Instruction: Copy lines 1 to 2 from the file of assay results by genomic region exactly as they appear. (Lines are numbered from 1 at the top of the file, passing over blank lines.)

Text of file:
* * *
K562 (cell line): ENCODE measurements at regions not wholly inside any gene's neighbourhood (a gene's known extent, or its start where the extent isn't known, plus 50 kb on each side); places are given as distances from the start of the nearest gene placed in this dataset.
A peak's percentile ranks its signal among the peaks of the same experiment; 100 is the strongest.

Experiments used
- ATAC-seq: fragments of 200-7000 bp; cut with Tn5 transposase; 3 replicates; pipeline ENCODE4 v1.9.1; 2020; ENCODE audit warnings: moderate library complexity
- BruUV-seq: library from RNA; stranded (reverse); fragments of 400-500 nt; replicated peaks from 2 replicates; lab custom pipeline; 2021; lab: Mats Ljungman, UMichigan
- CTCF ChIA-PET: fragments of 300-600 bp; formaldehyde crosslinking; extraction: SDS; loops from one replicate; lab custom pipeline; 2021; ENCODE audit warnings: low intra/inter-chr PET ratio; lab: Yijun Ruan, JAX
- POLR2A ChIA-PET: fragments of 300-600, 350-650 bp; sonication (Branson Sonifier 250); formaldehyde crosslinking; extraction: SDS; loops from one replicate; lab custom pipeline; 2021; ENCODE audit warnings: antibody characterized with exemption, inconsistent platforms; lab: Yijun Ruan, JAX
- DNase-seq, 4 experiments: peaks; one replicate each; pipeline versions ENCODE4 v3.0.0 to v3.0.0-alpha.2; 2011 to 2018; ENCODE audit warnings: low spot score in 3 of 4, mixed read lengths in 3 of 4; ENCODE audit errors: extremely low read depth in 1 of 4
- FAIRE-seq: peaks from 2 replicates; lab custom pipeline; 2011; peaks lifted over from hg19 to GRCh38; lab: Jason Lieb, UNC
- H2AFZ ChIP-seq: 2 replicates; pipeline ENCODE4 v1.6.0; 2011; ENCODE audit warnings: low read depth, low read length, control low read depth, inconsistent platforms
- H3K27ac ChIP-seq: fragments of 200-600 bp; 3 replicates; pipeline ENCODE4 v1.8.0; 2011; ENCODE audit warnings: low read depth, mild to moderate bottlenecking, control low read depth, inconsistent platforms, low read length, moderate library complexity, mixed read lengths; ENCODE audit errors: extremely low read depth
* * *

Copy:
K562 (cell line): ENCODE measurements at regions not wholly inside any gene's neighbourhood (a gene's known extent, or its start where the extent isn't known, plus 50 kb on each side); places are given as distances from the start of the nearest gene placed in this dataset.
A peak's percentile ranks its signal among the peaks of the same experiment; 100 is the strongest.